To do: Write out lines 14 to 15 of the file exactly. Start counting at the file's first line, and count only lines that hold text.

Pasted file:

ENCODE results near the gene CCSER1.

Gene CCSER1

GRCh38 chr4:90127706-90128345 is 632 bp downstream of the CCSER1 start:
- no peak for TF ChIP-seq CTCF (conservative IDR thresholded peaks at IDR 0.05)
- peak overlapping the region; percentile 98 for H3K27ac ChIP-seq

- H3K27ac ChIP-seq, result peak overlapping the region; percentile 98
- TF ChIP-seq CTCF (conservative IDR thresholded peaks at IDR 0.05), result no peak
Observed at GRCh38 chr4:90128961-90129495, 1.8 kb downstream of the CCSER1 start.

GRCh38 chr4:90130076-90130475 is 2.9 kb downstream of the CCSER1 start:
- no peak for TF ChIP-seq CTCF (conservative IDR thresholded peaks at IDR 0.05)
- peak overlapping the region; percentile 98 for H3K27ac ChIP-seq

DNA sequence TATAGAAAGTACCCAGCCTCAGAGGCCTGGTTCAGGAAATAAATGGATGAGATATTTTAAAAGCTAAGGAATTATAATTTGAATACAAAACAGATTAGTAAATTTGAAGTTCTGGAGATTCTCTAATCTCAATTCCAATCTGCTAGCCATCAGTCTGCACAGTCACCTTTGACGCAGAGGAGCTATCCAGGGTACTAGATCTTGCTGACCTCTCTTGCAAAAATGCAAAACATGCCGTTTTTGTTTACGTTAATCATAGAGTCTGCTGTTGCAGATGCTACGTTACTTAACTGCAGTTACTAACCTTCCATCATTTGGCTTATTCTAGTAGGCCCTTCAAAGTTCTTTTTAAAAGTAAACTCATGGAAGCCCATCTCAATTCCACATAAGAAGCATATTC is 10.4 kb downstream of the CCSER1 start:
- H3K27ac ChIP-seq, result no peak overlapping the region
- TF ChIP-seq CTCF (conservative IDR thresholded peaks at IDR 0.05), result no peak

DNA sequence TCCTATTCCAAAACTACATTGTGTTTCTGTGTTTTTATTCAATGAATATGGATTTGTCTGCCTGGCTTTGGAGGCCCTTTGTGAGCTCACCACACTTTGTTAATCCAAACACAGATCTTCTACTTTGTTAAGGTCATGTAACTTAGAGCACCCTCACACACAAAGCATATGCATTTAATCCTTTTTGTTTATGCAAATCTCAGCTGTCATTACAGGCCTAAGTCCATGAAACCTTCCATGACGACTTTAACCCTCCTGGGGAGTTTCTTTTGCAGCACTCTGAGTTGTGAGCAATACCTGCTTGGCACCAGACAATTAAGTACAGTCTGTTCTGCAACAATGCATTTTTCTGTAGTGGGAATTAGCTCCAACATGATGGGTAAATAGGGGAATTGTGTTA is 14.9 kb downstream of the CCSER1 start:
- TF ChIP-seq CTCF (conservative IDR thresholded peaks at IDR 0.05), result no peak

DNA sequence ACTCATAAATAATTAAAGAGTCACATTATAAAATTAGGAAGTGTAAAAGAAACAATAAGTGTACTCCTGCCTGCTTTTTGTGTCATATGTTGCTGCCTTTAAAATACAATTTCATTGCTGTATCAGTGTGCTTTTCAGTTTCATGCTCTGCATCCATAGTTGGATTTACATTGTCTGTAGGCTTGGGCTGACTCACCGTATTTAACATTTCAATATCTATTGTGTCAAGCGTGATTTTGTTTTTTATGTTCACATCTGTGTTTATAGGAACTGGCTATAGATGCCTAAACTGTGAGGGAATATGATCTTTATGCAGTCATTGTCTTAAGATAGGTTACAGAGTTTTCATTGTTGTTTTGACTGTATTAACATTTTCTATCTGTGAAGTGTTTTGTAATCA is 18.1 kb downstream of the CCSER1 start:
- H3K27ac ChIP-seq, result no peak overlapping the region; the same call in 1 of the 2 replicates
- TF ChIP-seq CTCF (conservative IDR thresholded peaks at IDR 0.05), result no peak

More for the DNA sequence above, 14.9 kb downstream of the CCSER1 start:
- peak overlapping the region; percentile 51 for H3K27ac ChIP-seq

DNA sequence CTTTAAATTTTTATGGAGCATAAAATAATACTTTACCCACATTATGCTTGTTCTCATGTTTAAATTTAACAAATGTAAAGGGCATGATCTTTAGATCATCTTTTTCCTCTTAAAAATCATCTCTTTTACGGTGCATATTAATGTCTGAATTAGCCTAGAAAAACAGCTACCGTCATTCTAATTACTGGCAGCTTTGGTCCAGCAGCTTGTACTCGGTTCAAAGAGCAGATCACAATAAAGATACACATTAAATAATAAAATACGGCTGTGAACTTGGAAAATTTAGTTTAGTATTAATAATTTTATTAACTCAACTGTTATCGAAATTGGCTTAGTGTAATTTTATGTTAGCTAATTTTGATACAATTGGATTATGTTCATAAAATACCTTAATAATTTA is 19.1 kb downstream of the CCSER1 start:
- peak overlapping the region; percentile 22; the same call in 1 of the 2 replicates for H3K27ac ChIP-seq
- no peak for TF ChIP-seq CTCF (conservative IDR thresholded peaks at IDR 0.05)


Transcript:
- TF ChIP-seq CTCF (conservative IDR thresholded peaks at IDR 0.05), result no peak

DNA sequence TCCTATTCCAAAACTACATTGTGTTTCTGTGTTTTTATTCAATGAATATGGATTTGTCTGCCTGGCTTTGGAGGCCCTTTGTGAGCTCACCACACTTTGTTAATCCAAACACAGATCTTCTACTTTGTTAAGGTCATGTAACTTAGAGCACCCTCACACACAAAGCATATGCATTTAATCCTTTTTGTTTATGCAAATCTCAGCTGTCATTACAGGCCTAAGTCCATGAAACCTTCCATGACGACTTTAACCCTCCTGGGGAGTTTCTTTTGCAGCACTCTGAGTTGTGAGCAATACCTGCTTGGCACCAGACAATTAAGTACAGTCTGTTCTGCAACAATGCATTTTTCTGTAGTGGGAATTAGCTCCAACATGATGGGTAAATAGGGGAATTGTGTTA is 14.9 kb downstream of the CCSER1 start: